Twelve Tests of Character by Harry Emerson Fosdick
Harry Emerson Fosdick was one of the most eminent and often controversial of the preachers of the first half of the twentieth century. Published by Harper & Brothers Publishers, New York and London. Copyright, 1923, by The International Committee of Young Men’s Christian Associations. This material was prepared for Religion Online by Ted & Winnie Brock.
Chapter 8: Above the Average
Democracy is not all clear gain. For one thing, its method of reaching decisions by voting creates the general impression that the majority is right. From a ladies’ sewing circle to the assembly of the League of Nations we count heads when we wish a matter settled. The result is that we modern democrats, who would scorn to truckle to an autocrat, truckle to the majority with all the obsequiousness of a courtier before his sovereign. Once the fashions were set by a monarch the king could do no wrong. If he wore a beard, beards were fashionable; if he wore a ruff to cover a scar, ruffs were the order of the day. Democracy, however, which has largely abolished this mimicry of kings, has for many folk only substituted mimicry of the mob. We do not go through the outward ritual of kneeling to Their Majesties, but in fact we continually bow before the two great sovereigns of the democratic state -- The General Average and The Majority Vote.
In political procedure it doubtless is true that the best way yet discovered to run a government is to elect public servants by popular suffrage. But to grant the wisdom of political democracy is a very different thing from saying that in any decision which calls for spiritual fineness the majority is likely to be right. Upon the contrary, the majority is almost certain to be wrong. Put to popular vote the query, which they enjoy the better, ragtime and jazz on the one side or Chopin’s Nocturnes on the other, and where would the majority be? Put to popular vote the query, which interests them more, the movies or Hamlet and King Lear, and where would the majority be? Which are more popular, novels written by animated fountain pens that turn out love stories by the gross, or the great classics of our English speech? The idea that the voice of the people is the voice of God is mostly nonsense.
The fact is that in any realm where judgment calls for spiritual fineness only the minority who are above the average are ever right. And because a man is always tempted to live down to the average of his social group, a searching test of character is involved in one’s relationship with this dead level of public opinion and practice. A professor in one of our leading universities, questioned as to the peril which most threatens our young men, answered, "Law-morality." He meant that they are content with the legal standard as their ideal. They desire to be no worse than the enforced average, but they feel no call to be any better. They are as good as is necessary to "get by." They cannot meet that searching test which every democratic state presents to its members: courage to live above the average and ahead of the time. In the last article we pleaded for obedience to law; in this one we insist that that is not enough.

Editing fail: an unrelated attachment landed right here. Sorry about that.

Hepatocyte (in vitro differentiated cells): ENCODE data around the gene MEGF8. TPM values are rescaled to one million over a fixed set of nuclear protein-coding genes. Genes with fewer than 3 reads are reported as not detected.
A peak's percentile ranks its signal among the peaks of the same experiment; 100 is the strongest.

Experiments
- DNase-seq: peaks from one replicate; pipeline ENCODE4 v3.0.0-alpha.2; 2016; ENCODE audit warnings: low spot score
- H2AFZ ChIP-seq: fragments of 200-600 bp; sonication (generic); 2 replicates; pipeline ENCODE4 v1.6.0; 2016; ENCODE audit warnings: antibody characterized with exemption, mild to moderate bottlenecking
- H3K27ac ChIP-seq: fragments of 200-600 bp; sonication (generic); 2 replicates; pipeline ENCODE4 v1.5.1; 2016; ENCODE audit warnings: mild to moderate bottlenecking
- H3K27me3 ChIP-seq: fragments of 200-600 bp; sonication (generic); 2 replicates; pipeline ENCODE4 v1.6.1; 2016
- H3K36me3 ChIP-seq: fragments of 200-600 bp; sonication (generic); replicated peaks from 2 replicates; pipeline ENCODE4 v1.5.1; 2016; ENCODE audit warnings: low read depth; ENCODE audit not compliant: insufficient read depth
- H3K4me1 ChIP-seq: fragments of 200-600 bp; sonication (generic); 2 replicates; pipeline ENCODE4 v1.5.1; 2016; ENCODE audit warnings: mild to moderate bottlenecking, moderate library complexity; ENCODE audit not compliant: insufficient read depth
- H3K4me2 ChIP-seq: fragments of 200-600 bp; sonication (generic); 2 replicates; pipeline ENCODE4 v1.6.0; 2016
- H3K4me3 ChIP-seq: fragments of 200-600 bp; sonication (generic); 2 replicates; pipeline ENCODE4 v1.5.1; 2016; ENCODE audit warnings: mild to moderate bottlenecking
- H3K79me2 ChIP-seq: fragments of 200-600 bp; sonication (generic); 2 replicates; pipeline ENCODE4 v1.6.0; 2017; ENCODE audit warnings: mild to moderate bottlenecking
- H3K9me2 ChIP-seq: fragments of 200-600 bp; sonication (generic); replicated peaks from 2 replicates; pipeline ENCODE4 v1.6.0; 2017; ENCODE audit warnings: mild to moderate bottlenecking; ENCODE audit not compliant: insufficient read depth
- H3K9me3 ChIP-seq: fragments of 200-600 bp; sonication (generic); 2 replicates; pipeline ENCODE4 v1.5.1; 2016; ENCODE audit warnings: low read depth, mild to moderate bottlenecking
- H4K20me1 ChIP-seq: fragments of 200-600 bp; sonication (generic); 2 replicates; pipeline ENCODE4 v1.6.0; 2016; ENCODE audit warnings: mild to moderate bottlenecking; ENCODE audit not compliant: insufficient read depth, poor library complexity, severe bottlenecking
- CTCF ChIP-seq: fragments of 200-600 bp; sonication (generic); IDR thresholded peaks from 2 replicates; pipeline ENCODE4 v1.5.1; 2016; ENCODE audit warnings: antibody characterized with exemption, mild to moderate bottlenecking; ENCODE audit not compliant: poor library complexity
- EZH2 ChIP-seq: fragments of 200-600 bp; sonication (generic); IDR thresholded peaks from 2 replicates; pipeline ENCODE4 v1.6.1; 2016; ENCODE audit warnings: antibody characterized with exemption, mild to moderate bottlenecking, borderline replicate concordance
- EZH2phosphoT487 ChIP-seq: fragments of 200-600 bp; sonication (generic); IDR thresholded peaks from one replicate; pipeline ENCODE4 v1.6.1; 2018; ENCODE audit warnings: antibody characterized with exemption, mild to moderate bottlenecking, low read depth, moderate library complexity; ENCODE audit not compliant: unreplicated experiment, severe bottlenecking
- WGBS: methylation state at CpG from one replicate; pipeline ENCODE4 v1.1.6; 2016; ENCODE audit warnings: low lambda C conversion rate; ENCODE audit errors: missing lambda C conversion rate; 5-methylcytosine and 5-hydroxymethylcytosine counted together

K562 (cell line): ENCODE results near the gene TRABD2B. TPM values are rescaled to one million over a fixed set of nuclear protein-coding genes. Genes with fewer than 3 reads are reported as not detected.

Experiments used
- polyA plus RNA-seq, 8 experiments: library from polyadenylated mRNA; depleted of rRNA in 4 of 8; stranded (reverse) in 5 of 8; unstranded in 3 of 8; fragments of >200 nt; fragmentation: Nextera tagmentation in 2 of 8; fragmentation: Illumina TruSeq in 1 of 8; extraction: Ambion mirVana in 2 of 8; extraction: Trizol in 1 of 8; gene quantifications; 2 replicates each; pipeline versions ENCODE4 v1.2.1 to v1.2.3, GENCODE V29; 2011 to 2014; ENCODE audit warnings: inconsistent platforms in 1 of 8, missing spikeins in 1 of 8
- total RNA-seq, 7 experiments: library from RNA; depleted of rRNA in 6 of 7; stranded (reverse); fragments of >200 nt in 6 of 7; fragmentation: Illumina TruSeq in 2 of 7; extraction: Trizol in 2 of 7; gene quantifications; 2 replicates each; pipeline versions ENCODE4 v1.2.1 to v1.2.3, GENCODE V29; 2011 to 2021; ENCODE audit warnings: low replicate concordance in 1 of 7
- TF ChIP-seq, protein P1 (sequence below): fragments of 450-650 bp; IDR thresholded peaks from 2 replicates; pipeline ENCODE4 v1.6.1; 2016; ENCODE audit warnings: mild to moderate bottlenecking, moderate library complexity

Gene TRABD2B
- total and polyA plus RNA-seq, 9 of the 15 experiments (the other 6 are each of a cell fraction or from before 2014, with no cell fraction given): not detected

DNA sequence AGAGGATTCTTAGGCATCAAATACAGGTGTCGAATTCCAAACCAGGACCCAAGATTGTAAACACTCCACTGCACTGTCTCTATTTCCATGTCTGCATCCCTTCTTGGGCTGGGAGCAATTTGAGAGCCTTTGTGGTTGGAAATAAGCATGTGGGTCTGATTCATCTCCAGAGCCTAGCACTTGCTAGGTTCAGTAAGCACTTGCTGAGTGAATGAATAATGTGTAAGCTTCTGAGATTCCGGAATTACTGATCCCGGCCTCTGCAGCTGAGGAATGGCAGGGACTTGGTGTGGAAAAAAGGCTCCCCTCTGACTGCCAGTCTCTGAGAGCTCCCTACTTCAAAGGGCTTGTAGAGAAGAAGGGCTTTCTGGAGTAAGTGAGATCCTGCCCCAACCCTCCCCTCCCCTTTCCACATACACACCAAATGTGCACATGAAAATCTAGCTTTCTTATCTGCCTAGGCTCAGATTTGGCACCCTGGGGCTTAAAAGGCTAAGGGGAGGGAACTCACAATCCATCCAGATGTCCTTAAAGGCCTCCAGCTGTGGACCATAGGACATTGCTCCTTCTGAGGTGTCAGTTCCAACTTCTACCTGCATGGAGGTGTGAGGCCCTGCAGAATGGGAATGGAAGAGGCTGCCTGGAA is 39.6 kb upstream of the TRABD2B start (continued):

The kind of courage involved in living above the average is indispensable to great character. Every organized form of human life acts on us in two ways: it levels up our worst, and it levels down our best. Government, for example, is simply the organization of a general human average into a machinery of power. The benefits of this are obvious: government forces those who are below the average to live up to it or else suffer the consequences. But it also tends to force those who are above the average to live down to it or else suffer the consequences. For this reason the prisons of history have been filled with two kinds of people, the worst and the best. The death cell in Athens had in it the scum of Attica, but also Socrates, the wisest soul in Greece. The jail in Philippi had in it the scoundrels of the countryside, but Paul as well, the apostle of the Christ. Bedford Jail was filled with debauchees, but there, too, John Bunyan dreamed "The Pilgrim’s Progress." And Worcester Jail contained the riffraff of the country, but George Fox, too, father of the Quakers and a man of peace.